139 S.W. 265 (Mo.App. 1911), Rogers v. Connecticut Fire Insurance Company
|Citation:||139 S.W. 265, 157 Mo.App. 671|
|Opinion Judge:||JOHNSON, J.|
|Party Name:||HUGH L. ROGERS, Respondent, v. CONNECTICUT FIRE INSURANCE COMPANY, Appellant|
|Attorney:||R. H. Musser and F. B. Ellis for appellant. John A. Cross for respondent.|
|Case Date:||June 12, 1911|
|Court:||Court of Appeals of Missouri|
Appeal from Clinton Circuit Court.--Hon. A. D. Burnes, Judge.
(1) Plaintiff's instruction numbered 1 is erroneous in that it fails to authorize the jury to take into consideration, in making up their verdict, the defense to said policy, namely, "that said property was not a total loss, only partial," and said instruction authorizes a verdict for plaintiff if they find that plaintiff notified defendant of said loss, and defendant denied liability under said policy, thus directing and telling the jury that if such was done, defendant's full liability under said policy was settled and fixed, under said circumstances, and further recites if defendant failed to furnish a blank proof of loss, etc., this aided said liability. R. S. 1909, sec. 7022; Stevens v. Ins. Co., 120 Mo.App. 88; Branigan v. Ins. Co., 102 Mo.App. 70; Havens v. Ins. Co., 123 Mo. 403. (2) Plaintiff's instruction No. 2 adds to the error in instruction No. 1, giving additional reasons for the consideration of no other defense by the jury than the additional insurance not being indorsed upon the policy, and the record does not support it. Atlas Reduction Co. v. Ins. Co., 71 C. C. A. 21, 138 F. 497; Gray v. Ins. Co., 155 N.Y. 180; Hutchinson v. Ins. Co., 21 Mo. 97; Deitz v. Ins. Co., 38 Mo. 85; Rothschild v. Ins. Co., 62 Mo. 362; Carpenter v. Ins. Co., 16 Pet. 494; Turner v. Ins. Co., 16 F. 454. (3) If this property had any value outside of the purpose for which it was used, there cannot be a total loss within the meaning of the law, and the instruction does not take into account any ability there might be to repair or restore the property, of which there was a great amount of creditable testimony in the case. Brown v. Weldon, 99 Mo. 465; Havens v. Ins. Co., 123 Mo. 123. (4) The mere fact that defendant litigated this claim of total loss of plaintiff does not prove it vexatious, nor justify its submission to a jury. There was a just and reasonable defense supported by ample evidence. Utz v. Ins. Co., 139 Mo.App. 156; Blackwell v. Ins. Co., 80 Mo.App. 75; Renfro v. Ins. Co., 129 S.W. 448; White v. Reitz, 129 Mo.App. 313; McGinnis v. Railroad, 200 Mo. 363.
(1) It cannot be successfully denied that the evidence in this case establishes a waiver of the condition of the policy pleaded by appellant in its answer, the weight and sufficiency of which is always a question of fact for the jury to determine. Pelkington v. Ins. Co., 55 Mo. 172; Gale v. Ins. Co., 33 Mo.App. 664; Hoffman v. Ins. Co., 56 Mo.App. 301; Porter v. Ins. Co., 62 Mo.App. 526; 2 Wood Fire Ins., p. 943. Prior to the issue and delivery of the policy to respondent, appellant's agent, Stuckey, had full knowledge of all the other additional insurance on the property covered by the policy in suit. This agent had full authority under our decisions to waive the written conditions of the policy as to additional insurance, being in all things the alter ego of the company. The above facts constitute a waiver of the terms of the policy, and the appellant is estopped from pleading a forfeiture of the same as a defense to this suit. Nichell v. Ins. Co., 44 Mo. 420; Laundry Co. v. Ins. Co., 151 Mo. 90; Thompson v. Ins. Co., 169 Mo. 12; Polk v. Ins. Co., 114 Mo.App. 514. (2) The property insured by the policy in suit was "wholly" destroyed within the meaning of section 7020, Revised Statutes of 1909. Nave v. Ins. Co., 37 Mo. 430; Haven v. Ins. Co., 123 Mo. 403; Banard v. Ins. Co., 38 Mo.App. 106; Jacobs v. Ins. Co., 61 Mo.App. 572; Marshall v. Ins. Co., 80 Mo.App. 18; O'Keefe v. Ins. Co., 140 Mo. 558. (3) The question of vexatious delay is a question of fact to be determined by the jury from all the facts and circumstances in the case. Brown, Admr., v. Ins. Co., 45 Mo. 221; Keller v. Ins. Co., 198 Mo. 440; Kellogg v. Ins. Co., 133 Mo.App. 402; Uts v. Ins. Co., 139 Mo.App. 156. It was not necessary that respondent should offer evidence of vexatiousness. Vexation can be inferred by the trier of the facts from the facts and circumstances of the case. Brown, Admr., v. Ins. Co., 45 Mo. 221.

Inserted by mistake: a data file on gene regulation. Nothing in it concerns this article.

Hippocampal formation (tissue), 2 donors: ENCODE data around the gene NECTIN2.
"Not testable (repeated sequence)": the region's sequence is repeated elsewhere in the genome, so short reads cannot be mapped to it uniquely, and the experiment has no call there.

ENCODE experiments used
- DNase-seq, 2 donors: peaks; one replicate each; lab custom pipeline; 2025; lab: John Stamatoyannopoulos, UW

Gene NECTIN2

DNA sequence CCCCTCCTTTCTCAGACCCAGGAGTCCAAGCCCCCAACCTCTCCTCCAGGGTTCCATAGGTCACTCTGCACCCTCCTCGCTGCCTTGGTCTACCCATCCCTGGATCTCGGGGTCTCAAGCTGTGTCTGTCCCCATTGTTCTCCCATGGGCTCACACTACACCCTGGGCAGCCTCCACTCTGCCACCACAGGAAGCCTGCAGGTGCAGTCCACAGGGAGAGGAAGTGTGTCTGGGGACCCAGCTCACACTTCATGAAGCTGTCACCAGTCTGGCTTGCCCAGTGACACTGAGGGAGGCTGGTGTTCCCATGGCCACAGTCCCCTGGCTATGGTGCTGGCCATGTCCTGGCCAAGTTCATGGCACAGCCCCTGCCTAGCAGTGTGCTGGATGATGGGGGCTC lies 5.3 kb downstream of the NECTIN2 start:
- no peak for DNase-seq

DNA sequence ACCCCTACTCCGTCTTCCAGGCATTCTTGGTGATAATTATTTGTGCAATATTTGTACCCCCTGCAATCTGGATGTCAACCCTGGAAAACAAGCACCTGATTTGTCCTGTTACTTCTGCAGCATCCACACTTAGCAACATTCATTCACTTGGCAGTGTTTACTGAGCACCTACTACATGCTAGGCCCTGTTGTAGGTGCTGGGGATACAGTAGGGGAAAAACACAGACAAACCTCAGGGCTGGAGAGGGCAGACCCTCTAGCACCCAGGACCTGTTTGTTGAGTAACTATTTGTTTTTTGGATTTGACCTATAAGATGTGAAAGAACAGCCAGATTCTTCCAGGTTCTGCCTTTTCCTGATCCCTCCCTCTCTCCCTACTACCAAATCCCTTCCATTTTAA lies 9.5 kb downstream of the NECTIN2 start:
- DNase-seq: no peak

[157 Mo.App. 675]
This suit is on a fire insurance policy of $ 1000, issued by defendant to plaintiff May 26, 1906. Plaintiff was the owner and operator of an electric light plant in the city of Lathrop and the policy in suit covered the gas engine and dynamo which were in his power house and so attached thereto that they must be considered a part of the realty and not as personal property. Two days after the policy was issued, the power house was destroyed by fire and the machinery, of which the engine and dynamo were the principal parts, was so badly damaged that plaintiff claims it became valueless for the purposes of its use as an integral part of the power plant.
The evidence of plaintiff is to the effect that the machinery had no value after the fire except what might be realized from it if sold as junk, while evidence introduced by defendant tends to show that by an outlay of $ 2500, in the replacement of destroyed or worthless parts and in the repairing of damaged parts the engine and dynamo could be restored to usefulness.
The policy contained a provision that if there was other insurance on the property the policy would...
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